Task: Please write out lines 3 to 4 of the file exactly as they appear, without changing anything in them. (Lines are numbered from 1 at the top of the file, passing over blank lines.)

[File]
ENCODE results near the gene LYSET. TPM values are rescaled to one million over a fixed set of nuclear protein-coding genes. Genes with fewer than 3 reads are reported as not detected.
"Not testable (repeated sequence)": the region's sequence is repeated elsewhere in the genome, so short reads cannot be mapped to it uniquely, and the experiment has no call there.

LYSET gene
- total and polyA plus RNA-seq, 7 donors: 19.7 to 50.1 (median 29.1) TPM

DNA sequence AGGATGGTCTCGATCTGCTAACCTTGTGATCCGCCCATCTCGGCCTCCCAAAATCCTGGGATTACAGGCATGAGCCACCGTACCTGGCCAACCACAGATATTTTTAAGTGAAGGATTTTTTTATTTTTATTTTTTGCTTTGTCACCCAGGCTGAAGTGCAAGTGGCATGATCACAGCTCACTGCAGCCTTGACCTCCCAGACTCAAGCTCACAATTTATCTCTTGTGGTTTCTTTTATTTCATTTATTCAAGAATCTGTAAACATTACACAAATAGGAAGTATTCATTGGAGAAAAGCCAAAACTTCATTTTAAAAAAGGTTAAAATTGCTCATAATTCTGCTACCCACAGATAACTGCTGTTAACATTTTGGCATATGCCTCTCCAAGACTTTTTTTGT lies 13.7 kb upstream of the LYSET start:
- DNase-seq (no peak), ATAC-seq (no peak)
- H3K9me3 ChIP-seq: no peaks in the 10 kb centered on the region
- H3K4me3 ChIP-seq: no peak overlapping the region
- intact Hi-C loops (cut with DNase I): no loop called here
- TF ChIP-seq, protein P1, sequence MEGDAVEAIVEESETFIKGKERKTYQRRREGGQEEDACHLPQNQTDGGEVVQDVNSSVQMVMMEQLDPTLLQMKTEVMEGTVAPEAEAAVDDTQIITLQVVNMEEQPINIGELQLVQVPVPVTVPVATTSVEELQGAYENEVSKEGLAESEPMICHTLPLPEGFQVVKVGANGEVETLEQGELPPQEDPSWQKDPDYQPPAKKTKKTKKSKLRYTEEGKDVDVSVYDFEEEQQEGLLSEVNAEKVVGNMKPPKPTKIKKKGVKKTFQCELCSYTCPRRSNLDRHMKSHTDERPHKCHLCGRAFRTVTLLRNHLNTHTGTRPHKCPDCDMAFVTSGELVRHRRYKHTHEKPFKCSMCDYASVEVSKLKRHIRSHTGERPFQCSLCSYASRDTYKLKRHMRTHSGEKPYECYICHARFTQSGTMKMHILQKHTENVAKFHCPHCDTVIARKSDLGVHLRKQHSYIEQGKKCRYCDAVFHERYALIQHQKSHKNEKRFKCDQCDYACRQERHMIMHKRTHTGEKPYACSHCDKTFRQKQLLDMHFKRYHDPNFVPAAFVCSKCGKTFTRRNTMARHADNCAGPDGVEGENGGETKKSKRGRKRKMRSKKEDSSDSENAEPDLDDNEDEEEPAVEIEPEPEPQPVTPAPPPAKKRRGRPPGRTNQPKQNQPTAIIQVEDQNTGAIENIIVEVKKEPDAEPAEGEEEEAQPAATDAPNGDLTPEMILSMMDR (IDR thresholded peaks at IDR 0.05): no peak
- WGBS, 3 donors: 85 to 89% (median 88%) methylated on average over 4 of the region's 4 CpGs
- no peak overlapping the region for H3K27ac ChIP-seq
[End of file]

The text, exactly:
LYSET gene
- total and polyA plus RNA-seq, 7 donors: 19.7 to 50.1 (median 29.1) TPM